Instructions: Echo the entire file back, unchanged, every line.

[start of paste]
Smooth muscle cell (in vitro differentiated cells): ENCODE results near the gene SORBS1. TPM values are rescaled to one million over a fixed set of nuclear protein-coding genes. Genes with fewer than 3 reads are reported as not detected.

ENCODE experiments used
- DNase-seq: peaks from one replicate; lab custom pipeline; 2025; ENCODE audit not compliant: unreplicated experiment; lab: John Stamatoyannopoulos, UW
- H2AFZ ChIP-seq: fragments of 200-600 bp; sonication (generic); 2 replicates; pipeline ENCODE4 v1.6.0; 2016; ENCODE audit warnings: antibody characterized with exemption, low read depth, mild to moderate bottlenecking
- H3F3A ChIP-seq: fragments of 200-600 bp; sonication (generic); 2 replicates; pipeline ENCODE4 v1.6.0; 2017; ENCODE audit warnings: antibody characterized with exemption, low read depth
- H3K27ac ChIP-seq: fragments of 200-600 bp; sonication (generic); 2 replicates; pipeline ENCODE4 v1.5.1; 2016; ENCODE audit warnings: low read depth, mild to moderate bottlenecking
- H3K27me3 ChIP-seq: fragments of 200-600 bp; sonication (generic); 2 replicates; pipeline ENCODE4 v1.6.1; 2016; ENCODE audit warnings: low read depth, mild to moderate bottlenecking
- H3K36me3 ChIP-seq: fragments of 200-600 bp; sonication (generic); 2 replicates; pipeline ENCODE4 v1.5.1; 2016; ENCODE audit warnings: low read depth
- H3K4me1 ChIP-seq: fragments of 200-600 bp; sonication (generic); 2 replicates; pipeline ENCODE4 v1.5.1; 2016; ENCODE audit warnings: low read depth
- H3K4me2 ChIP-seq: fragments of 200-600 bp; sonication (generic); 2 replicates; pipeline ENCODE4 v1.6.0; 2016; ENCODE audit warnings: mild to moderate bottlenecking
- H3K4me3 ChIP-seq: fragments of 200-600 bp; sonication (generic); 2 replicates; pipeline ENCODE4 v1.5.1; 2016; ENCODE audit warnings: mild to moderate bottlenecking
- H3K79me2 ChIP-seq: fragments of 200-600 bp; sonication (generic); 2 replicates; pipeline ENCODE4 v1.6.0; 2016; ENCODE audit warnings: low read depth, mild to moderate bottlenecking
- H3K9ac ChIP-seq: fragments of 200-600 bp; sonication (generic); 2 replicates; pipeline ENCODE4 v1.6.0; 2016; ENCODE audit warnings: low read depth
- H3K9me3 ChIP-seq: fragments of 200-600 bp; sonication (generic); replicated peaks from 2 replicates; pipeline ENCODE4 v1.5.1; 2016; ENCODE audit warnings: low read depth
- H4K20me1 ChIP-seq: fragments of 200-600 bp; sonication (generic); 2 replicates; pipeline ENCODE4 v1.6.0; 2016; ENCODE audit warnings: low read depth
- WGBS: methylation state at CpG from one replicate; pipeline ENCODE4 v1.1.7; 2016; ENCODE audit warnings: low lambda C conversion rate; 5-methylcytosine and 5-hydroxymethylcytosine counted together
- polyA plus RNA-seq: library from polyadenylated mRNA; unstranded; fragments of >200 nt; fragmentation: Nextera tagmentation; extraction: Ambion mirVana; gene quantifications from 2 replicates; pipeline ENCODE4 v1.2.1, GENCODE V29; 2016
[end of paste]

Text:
Smooth muscle cell (in vitro differentiated cells): ENCODE results near the gene SORBS1. TPM values are rescaled to one million over a fixed set of nuclear protein-coding genes. Genes with fewer than 3 reads are reported as not detected.

ENCODE experiments used
- DNase-seq: peaks from one replicate; lab custom pipeline; 2025; ENCODE audit not compliant: unreplicated experiment; lab: John Stamatoyannopoulos, UW
- H2AFZ ChIP-seq: fragments of 200-600 bp; sonication (generic); 2 replicates; pipeline ENCODE4 v1.6.0; 2016; ENCODE audit warnings: antibody characterized with exemption, low read depth, mild to moderate bottlenecking
- H3F3A ChIP-seq: fragments of 200-600 bp; sonication (generic); 2 replicates; pipeline ENCODE4 v1.6.0; 2017; ENCODE audit warnings: antibody characterized with exemption, low read depth
- H3K27ac ChIP-seq: fragments of 200-600 bp; sonication (generic); 2 replicates; pipeline ENCODE4 v1.5.1; 2016; ENCODE audit warnings: low read depth, mild to moderate bottlenecking
- H3K27me3 ChIP-seq: fragments of 200-600 bp; sonication (generic); 2 replicates; pipeline ENCODE4 v1.6.1; 2016; ENCODE audit warnings: low read depth, mild to moderate bottlenecking
- H3K36me3 ChIP-seq: fragments of 200-600 bp; sonication (generic); 2 replicates; pipeline ENCODE4 v1.5.1; 2016; ENCODE audit warnings: low read depth
- H3K4me1 ChIP-seq: fragments of 200-600 bp; sonication (generic); 2 replicates; pipeline ENCODE4 v1.5.1; 2016; ENCODE audit warnings: low read depth
- H3K4me2 ChIP-seq: fragments of 200-600 bp; sonication (generic); 2 replicates; pipeline ENCODE4 v1.6.0; 2016; ENCODE audit warnings: mild to moderate bottlenecking
- H3K4me3 ChIP-seq: fragments of 200-600 bp; sonication (generic); 2 replicates; pipeline ENCODE4 v1.5.1; 2016; ENCODE audit warnings: mild to moderate bottlenecking
- H3K79me2 ChIP-seq: fragments of 200-600 bp; sonication (generic); 2 replicates; pipeline ENCODE4 v1.6.0; 2016; ENCODE audit warnings: low read depth, mild to moderate bottlenecking
- H3K9ac ChIP-seq: fragments of 200-600 bp; sonication (generic); 2 replicates; pipeline ENCODE4 v1.6.0; 2016; ENCODE audit warnings: low read depth
- H3K9me3 ChIP-seq: fragments of 200-600 bp; sonication (generic); replicated peaks from 2 replicates; pipeline ENCODE4 v1.5.1; 2016; ENCODE audit warnings: low read depth
- H4K20me1 ChIP-seq: fragments of 200-600 bp; sonication (generic); 2 replicates; pipeline ENCODE4 v1.6.0; 2016; ENCODE audit warnings: low read depth
- WGBS: methylation state at CpG from one replicate; pipeline ENCODE4 v1.1.7; 2016; ENCODE audit warnings: low lambda C conversion rate; 5-methylcytosine and 5-hydroxymethylcytosine counted together
- polyA plus RNA-seq: library from polyadenylated mRNA; unstranded; fragments of >200 nt; fragmentation: Nextera tagmentation; extraction: Ambion mirVana; gene quantifications from 2 replicates; pipeline ENCODE4 v1.2.1, GENCODE V29; 2016